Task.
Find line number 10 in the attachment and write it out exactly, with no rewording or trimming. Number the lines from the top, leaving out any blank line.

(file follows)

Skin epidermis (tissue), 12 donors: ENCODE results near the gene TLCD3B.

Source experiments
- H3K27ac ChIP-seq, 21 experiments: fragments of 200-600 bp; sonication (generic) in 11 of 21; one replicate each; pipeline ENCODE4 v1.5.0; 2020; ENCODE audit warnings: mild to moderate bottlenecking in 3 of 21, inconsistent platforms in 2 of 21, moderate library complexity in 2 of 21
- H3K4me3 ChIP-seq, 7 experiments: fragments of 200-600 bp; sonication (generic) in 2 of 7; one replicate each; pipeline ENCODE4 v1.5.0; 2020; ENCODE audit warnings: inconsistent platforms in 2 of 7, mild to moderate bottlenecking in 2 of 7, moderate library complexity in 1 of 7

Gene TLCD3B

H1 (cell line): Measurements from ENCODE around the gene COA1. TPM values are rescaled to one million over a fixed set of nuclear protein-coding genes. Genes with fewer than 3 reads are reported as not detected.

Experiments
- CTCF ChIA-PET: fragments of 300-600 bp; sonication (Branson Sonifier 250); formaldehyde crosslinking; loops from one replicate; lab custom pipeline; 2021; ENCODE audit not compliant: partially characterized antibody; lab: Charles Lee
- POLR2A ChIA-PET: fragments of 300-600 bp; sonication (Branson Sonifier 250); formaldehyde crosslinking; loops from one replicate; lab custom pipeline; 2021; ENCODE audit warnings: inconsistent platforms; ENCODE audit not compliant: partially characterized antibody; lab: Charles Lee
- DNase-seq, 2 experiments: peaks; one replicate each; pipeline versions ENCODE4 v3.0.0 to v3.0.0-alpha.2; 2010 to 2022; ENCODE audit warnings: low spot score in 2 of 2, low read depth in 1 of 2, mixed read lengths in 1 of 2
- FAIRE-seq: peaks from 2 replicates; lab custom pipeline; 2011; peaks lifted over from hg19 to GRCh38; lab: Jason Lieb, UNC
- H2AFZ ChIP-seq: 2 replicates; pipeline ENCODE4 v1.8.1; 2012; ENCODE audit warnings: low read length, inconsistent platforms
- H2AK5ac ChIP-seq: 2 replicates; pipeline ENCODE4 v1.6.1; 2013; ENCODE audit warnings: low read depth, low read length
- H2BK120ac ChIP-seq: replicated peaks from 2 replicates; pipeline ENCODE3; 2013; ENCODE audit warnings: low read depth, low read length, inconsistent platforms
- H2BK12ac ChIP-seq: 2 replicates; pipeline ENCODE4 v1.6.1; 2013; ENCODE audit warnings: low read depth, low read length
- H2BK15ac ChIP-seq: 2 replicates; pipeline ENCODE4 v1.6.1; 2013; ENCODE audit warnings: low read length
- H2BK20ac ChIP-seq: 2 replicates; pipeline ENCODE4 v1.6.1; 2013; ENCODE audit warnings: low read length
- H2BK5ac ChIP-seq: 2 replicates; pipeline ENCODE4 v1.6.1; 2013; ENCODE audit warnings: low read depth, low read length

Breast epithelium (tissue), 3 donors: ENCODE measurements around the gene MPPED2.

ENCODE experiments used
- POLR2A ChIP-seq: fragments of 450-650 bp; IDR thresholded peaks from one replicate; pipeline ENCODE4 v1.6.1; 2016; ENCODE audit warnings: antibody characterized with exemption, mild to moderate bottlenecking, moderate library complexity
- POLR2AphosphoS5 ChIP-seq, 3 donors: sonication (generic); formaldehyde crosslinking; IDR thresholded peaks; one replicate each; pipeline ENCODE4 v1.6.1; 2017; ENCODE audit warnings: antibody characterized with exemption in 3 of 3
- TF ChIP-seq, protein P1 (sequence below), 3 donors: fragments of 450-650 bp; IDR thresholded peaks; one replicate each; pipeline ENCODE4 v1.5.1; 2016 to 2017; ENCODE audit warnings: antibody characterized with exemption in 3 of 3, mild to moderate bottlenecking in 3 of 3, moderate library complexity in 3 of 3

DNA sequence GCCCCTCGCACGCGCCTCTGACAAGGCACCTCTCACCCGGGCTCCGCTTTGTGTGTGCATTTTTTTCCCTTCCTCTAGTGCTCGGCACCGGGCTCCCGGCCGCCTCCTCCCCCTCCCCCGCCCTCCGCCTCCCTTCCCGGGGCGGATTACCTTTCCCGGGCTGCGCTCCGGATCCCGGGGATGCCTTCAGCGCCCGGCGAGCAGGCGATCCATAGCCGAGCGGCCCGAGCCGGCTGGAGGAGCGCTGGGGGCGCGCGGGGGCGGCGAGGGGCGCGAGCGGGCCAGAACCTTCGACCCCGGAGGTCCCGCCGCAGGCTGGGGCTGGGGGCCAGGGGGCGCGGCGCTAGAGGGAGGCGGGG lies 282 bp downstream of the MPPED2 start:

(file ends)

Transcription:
- DNase-seq, 2 experiments: peaks; one replicate each; pipeline versions ENCODE4 v3.0.0 to v3.0.0-alpha.2; 2010 to 2022; ENCODE audit warnings: low spot score in 2 of 2, low read depth in 1 of 2, mixed read lengths in 1 of 2